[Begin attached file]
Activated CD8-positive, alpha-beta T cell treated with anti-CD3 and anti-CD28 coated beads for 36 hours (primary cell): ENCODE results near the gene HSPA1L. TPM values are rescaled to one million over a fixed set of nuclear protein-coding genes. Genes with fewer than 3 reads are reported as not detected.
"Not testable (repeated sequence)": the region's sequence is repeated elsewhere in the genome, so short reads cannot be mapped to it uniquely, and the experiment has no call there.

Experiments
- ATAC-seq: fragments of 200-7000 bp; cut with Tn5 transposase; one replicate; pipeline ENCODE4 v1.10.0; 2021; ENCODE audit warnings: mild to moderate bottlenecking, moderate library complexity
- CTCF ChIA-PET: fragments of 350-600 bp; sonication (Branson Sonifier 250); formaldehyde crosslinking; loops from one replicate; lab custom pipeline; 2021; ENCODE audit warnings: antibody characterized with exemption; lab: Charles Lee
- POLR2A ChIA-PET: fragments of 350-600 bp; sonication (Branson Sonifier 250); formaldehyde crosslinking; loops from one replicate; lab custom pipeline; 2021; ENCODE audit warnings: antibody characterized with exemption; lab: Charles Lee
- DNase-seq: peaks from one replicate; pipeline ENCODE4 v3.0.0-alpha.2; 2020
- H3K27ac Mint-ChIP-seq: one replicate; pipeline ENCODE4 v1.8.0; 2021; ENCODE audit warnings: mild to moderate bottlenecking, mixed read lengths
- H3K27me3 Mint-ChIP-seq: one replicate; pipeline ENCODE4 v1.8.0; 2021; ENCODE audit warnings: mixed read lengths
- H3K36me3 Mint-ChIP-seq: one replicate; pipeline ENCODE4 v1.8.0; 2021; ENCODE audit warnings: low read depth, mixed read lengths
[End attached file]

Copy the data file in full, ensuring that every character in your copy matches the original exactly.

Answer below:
Activated CD8-positive, alpha-beta T cell treated with anti-CD3 and anti-CD28 coated beads for 36 hours (primary cell): ENCODE results near the gene HSPA1L. TPM values are rescaled to one million over a fixed set of nuclear protein-coding genes. Genes with fewer than 3 reads are reported as not detected.
"Not testable (repeated sequence)": the region's sequence is repeated elsewhere in the genome, so short reads cannot be mapped to it uniquely, and the experiment has no call there.

Experiments
- ATAC-seq: fragments of 200-7000 bp; cut with Tn5 transposase; one replicate; pipeline ENCODE4 v1.10.0; 2021; ENCODE audit warnings: mild to moderate bottlenecking, moderate library complexity
- CTCF ChIA-PET: fragments of 350-600 bp; sonication (Branson Sonifier 250); formaldehyde crosslinking; loops from one replicate; lab custom pipeline; 2021; ENCODE audit warnings: antibody characterized with exemption; lab: Charles Lee
- POLR2A ChIA-PET: fragments of 350-600 bp; sonication (Branson Sonifier 250); formaldehyde crosslinking; loops from one replicate; lab custom pipeline; 2021; ENCODE audit warnings: antibody characterized with exemption; lab: Charles Lee
- DNase-seq: peaks from one replicate; pipeline ENCODE4 v3.0.0-alpha.2; 2020
- H3K27ac Mint-ChIP-seq: one replicate; pipeline ENCODE4 v1.8.0; 2021; ENCODE audit warnings: mild to moderate bottlenecking, mixed read lengths
- H3K27me3 Mint-ChIP-seq: one replicate; pipeline ENCODE4 v1.8.0; 2021; ENCODE audit warnings: mixed read lengths
- H3K36me3 Mint-ChIP-seq: one replicate; pipeline ENCODE4 v1.8.0; 2021; ENCODE audit warnings: low read depth, mixed read lengths